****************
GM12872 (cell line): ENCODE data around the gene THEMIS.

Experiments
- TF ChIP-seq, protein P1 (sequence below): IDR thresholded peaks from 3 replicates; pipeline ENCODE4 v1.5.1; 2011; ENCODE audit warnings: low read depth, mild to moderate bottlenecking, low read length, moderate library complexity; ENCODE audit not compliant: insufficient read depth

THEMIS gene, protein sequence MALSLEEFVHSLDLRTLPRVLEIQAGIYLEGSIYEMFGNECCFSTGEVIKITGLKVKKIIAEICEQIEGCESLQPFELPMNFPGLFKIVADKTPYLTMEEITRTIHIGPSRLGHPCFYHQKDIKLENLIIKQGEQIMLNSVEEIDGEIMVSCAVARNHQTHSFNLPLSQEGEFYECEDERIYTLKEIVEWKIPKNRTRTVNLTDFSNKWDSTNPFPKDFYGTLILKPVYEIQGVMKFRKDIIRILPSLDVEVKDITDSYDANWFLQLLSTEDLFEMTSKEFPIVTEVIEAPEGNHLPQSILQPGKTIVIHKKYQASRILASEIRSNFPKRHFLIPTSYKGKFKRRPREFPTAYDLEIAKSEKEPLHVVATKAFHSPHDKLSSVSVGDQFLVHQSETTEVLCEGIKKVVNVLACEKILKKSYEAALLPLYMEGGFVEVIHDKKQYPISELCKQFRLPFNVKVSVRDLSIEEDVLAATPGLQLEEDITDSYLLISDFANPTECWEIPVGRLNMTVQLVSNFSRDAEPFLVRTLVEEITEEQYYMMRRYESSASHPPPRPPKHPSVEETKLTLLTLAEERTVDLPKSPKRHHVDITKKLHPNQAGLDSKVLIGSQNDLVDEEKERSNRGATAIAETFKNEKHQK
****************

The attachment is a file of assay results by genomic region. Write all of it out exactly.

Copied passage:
GM12872 (cell line): ENCODE data around the gene THEMIS.

Experiments
- TF ChIP-seq, protein P1 (sequence below): IDR thresholded peaks from 3 replicates; pipeline ENCODE4 v1.5.1; 2011; ENCODE audit warnings: low read depth, mild to moderate bottlenecking, low read length, moderate library complexity; ENCODE audit not compliant: insufficient read depth

THEMIS gene, protein sequence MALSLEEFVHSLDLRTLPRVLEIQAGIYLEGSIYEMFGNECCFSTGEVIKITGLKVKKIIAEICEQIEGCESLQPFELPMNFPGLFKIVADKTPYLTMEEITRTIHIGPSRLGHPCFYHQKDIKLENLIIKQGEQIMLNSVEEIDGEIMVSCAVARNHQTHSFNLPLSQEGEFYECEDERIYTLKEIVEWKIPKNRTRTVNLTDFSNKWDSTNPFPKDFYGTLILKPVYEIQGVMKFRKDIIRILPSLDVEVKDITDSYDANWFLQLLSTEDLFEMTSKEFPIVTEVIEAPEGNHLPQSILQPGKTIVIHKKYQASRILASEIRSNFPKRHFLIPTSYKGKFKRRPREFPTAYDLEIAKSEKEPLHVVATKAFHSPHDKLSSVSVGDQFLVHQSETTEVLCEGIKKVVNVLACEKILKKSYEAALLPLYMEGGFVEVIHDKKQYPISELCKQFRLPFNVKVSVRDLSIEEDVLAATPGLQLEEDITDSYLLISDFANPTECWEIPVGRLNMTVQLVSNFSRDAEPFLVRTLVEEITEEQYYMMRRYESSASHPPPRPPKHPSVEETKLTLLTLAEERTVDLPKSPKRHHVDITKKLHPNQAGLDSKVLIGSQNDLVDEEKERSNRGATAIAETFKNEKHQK